THE LIQUIDATOR (2017) review

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Adapted from a best-selling book by Lei Mi, Xu Jizhou’s The Liquidator follows Fang Mu (Deng Chao) is a brilliant forensic psychologist (already played last summer by Li Yifeng in Xie Dongshen’s Guilty of Mind) assisting detective Mi Nan (Cecilia Liu) in tracking down a serial killer who calls himself “the Light of the City”, and targets people who have been the subject of public ire: a harsh teacher who inadvertently pushed one his students to suicide, an unscrupulous lawyer who helped frame an innocent woman… Channeling public opinion through the social networks, the killer even goes so far as to live-stream an execution, and let netizens decide if the victim should be spared or murdered. But Fang doesn’t yet realize that the murders are connected to an event from his own past, and that a former schoolmate of his, Jiang Ya (Ethan Juan), may be none other than the “Light of the City”.

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BROTHERHOOD OF BLADES (2014) review

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In the year 1627, the Ming dynasty is in its final years as emperor Chongzhen takes over the throne, and in the process expels powerful Chief Eunuch Wei (Chin Shih Chieh) from his position of power. But a large number of court officials are still secretly in the service of the Eunuch, forming the so-called “Clique” that the emperor decides to dismantle. His prime resource in doing that is the “Jinyiwei”, his imperial assassins who are tasked with arresting, getting a confession out of, and/or killing, all presumed members of the Clique. Three Jinyiwei are chosen for the critical mission of finding and killing the Eunuch himself: Shen Lian (Chang Chen), who is in unrequited love with a courtesan (Cecilia Liu) and is saving up to buy her freedom, Lu Jianxing (Wang Qianyuan) who is desperate to meet his father’s standards by getting a promotion and is ready to bribe his way to it, and Jin Yichuan (Ethan Li), who is being blackmailed by a former friend (Zhou Yiwei) who threatens to reveal their criminal past and the fact he stoile a man’s identity to become a Jinyiwei. The fact that their new superior (Nie Yuan) is a pawn of the Eunuch further complicates the matters and soon an intricate web of lies unravels with tragic consequences.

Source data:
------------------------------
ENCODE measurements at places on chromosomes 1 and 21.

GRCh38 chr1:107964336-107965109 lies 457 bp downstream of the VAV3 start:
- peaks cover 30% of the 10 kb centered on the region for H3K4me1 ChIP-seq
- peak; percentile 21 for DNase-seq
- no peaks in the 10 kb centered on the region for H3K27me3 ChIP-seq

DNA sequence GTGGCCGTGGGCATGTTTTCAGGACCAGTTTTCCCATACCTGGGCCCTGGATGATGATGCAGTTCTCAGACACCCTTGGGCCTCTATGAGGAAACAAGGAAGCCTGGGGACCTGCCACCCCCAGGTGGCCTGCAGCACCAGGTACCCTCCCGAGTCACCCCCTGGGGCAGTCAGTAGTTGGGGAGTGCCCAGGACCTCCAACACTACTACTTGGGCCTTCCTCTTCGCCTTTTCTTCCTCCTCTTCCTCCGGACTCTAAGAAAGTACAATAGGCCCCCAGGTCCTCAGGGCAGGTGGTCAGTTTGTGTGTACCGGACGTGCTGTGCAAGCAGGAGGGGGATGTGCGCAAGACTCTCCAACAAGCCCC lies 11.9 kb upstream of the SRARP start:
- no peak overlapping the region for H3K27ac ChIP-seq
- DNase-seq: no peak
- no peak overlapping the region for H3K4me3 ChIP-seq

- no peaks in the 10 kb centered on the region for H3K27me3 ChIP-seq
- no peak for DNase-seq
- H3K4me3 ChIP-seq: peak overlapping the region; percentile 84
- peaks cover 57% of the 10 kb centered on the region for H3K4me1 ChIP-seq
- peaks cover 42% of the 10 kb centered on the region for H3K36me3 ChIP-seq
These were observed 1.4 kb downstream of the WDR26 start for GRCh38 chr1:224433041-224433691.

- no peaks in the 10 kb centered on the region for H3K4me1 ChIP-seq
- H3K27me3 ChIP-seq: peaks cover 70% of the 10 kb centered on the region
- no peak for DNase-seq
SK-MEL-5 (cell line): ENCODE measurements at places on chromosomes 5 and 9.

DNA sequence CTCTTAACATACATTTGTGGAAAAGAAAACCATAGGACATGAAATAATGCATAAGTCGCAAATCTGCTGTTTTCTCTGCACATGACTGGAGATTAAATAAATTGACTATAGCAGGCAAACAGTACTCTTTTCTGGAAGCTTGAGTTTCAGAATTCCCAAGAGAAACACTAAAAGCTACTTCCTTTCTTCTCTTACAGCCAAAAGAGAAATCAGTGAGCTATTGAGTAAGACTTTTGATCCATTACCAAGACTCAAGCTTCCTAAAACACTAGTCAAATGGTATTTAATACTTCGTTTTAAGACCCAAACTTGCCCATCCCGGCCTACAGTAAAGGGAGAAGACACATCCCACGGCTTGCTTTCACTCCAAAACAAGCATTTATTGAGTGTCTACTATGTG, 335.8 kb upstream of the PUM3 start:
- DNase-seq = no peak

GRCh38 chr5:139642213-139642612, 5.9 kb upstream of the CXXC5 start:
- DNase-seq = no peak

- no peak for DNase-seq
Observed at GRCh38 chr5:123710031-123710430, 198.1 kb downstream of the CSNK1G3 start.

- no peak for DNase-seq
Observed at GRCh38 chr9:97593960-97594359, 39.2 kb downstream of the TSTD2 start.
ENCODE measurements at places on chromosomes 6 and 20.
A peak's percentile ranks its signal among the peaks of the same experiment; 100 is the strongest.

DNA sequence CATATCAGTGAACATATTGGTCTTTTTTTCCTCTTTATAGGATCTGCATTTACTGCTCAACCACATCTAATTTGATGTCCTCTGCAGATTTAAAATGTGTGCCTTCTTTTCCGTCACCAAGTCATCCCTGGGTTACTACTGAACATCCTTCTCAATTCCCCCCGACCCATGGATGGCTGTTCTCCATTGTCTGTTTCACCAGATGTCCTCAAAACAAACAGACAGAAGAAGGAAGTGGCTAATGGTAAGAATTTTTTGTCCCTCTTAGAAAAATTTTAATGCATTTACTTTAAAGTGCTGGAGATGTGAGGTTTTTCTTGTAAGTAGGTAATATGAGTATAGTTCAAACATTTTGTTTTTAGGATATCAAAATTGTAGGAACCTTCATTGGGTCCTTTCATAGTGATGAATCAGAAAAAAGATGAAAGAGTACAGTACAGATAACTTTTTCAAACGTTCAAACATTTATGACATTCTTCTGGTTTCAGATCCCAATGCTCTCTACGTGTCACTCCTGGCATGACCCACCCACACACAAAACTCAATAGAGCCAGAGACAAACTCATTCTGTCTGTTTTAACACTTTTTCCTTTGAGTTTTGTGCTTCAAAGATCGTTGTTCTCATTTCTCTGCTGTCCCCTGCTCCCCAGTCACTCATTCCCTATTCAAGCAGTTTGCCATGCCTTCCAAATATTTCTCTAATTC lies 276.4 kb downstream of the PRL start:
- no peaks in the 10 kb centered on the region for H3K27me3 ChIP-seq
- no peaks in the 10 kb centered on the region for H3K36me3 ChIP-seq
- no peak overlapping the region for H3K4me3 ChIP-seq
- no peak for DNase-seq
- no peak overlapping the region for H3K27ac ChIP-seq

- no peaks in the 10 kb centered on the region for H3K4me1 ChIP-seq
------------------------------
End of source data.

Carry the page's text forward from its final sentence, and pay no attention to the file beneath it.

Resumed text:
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BADGES OF FURY (2013) review

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With Jackie Chan celebrating his filmography’s milestones by adding new installments to his most successful franchises, and Donnie Yen getting busier than ever on a variety of action-heavy projects, it’s puzzling to see the wildly different turn Jet Li’s career has taken. Choosing, admirably, to focus on his charity (The One Foundation) and his Tai Chi promotion (Taiji Zen), he has been content for a few years now to appear as a benevolent supporting actor (though always top billed) in films that woefully underuse him both as an actor and as a martial artist. Badges of Fury unfortunately continues that disappointing trend. The real lead here is Wen Zhang, as a cocky young cop who, paired with veteran Jet Li and under the supervision of superior officer Michelle Chen, investigates on a series of murders in which the victims all die with a smile on their face. They cross paths with a stuttering insurance agent (Wu Jing), a whimiscal mob boss (Leung Kar Yan), a Men In Black type supercop (Huang Xiaoming), and many other cameoing stars, but the murders all trace back to an actress who has dated all of the victims (Liu Yan), and her sister (Cecilia Liu) who has made a habit out of stealing her boyfriends.

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